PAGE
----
During circle time, we spent time talking about what time capsules are. One boy shared that he didn't know what the word capsule meant, so we worked on contextualizing it. When I shared the idea of the project, that we would be sealing and burying them, he added that he thought it was a special kind of jar. This led to a conversation about what exactly was so special about this jar. A girl decided that if it was going to be in the ground, that it would need to be protected from things like dirt and rain. A girl added that bugs needed to stay out as well. We then talked about the time component, that we would't see these jars for some time. That they would represent who we are, but just right now. That we might open them and think that we were much older and bigger than we were then. 

After figuring out that the lid would need to be on tight and that we would put strong tape around the lid, we moved to the table to begin working on what would go inside the jar. The children began by writing their names, the date, and the date that they would open it. As a group, it was decided that a year would be an ideal amount of time, specifically because they would have forgotten what they had written by then. That way they would be surprised!

The prompts asked questions about interests, dreams and wishes. The drawing prompts asked what the classroom looked like, and to trace their hands. A girl asked why we were tracing our hands, and another child quickly answered that they would be bigger when we opened the jar, and that way we could see how much they grew. I added that their classroom might change as well, and so drawing an aerial map would help us remember how things used to be. 

As tempting as it is to share the lovely and inventive responses and drawing that made their way into the jars, it will have to wait until they are opened! One that caught my attention was one child's dreams and wishes page, on which he drew himself flying. 

 Working on filling out our favorite things to do. 

Girl finishing up a trace of her hand. 

A boy writes down his love for building things. 

 Satirically, a girl demonstrates how much she thinks she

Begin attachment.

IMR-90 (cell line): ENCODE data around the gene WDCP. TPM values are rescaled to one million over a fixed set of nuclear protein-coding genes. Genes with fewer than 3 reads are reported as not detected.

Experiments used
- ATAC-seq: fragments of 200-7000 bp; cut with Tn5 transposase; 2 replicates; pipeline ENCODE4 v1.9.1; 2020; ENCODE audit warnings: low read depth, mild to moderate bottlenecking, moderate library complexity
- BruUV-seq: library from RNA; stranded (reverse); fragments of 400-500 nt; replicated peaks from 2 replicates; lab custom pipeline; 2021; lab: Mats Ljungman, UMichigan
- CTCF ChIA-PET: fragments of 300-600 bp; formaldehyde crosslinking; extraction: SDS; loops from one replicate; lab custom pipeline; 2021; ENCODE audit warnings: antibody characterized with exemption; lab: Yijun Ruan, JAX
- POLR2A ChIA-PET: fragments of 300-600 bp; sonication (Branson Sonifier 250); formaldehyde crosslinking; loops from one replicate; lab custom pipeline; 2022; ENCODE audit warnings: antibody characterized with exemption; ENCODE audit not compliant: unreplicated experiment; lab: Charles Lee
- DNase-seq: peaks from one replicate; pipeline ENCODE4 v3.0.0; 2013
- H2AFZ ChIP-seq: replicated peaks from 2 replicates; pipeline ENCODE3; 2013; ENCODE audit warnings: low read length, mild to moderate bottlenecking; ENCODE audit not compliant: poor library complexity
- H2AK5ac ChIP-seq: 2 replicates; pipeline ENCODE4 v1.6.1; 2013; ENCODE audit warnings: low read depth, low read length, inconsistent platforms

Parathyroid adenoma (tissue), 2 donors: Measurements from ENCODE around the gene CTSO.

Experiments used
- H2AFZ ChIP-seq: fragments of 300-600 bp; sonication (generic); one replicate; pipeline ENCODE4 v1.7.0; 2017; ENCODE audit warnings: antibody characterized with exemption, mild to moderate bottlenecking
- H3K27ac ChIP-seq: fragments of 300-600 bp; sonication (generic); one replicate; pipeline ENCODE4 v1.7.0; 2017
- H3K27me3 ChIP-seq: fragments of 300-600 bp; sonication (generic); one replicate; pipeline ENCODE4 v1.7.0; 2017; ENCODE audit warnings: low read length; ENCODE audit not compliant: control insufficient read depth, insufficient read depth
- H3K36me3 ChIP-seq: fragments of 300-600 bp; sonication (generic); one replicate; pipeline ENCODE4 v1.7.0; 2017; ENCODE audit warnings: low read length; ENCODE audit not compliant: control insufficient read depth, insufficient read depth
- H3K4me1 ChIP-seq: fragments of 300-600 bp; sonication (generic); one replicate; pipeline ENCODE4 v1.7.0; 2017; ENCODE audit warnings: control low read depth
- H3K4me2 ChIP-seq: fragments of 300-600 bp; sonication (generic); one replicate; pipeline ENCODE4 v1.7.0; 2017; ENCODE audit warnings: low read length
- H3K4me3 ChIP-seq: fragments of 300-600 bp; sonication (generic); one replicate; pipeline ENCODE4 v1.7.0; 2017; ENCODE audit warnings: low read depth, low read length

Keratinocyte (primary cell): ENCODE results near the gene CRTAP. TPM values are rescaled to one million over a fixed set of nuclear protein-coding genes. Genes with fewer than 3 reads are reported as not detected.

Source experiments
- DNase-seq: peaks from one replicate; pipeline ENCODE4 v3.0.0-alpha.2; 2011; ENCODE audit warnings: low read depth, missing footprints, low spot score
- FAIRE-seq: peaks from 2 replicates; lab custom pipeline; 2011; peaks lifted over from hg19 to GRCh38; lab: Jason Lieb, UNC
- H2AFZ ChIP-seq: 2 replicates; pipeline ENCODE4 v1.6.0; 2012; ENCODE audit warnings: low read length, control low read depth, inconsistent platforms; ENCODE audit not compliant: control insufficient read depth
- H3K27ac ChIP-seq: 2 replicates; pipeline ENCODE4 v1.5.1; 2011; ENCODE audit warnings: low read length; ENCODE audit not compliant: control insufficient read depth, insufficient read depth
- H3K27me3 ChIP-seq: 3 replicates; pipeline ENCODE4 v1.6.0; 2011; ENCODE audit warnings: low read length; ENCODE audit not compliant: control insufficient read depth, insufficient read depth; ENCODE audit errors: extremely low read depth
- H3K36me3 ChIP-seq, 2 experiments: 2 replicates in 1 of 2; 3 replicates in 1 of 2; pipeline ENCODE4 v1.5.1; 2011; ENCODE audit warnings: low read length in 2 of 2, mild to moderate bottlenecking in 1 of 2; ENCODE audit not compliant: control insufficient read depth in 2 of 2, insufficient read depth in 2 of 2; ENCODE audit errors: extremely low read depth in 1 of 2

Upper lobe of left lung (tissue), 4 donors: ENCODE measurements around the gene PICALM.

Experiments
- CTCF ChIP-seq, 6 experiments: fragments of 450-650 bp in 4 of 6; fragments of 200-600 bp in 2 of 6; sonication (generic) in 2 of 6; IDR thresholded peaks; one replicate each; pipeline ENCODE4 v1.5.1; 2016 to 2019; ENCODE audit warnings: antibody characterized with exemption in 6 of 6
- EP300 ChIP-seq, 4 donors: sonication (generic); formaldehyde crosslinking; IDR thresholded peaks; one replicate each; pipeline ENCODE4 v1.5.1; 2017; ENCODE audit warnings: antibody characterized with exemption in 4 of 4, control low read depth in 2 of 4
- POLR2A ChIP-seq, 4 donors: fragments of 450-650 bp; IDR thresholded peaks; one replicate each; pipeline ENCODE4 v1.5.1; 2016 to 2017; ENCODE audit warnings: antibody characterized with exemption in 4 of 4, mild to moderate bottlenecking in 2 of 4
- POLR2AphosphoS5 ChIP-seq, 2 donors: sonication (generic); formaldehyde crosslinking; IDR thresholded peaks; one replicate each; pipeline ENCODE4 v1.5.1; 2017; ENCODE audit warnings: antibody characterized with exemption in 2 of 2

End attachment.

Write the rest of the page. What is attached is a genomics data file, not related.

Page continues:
will grow by the time the jars are opened. 

Another girl shares too. 

Marking their jars with permanent marker. 

We gather tools for burying the jar, and choose a spot in the front garden.  

Putting the final pieces of duct tape on the jar. 

Working to dig a whole that is deep enough. 

See you next year jars!

Monday, June 2, 2014

Wednesday, May 21, 2014

Maker Faire finds

This weekend was Maker Faire, the annual Mecca for inventors, tinkerers, crafters, and other propeller-heads from around the world. Our friend Tim O'Reilly, whose company runs the Faire, affectionately calls members of this community the "alpha-geeks."

While we've attended (and exhibited!) at the Faire before, the past couple of years my focus has been on educational technologies – this year, biology and robotics in particular.

These were my top finds:

3D cells from molding clay
My absolute favorite were these simple, beautiful cell models children could mold in minutes using standard Crayola ModelMagic molding clay. We invited the folks at GalaxyGoo come run a lesson at Sesat School!

Photo source: GalaxyGoo / Flickr
iPad microscope
Folks at the Fletcher Lab at UC Berkeley demonstrated CellScope, a cool iPad stand that turns the iPad into a graphically enticing, easy-to-use microscope capable of recording images and video. One of the few educational uses of tablets I've seen so far, that really make sense. The CellScope stands are not available commercially yet, but hopefully will soon.

Photo source: CellScope
Robot starter kit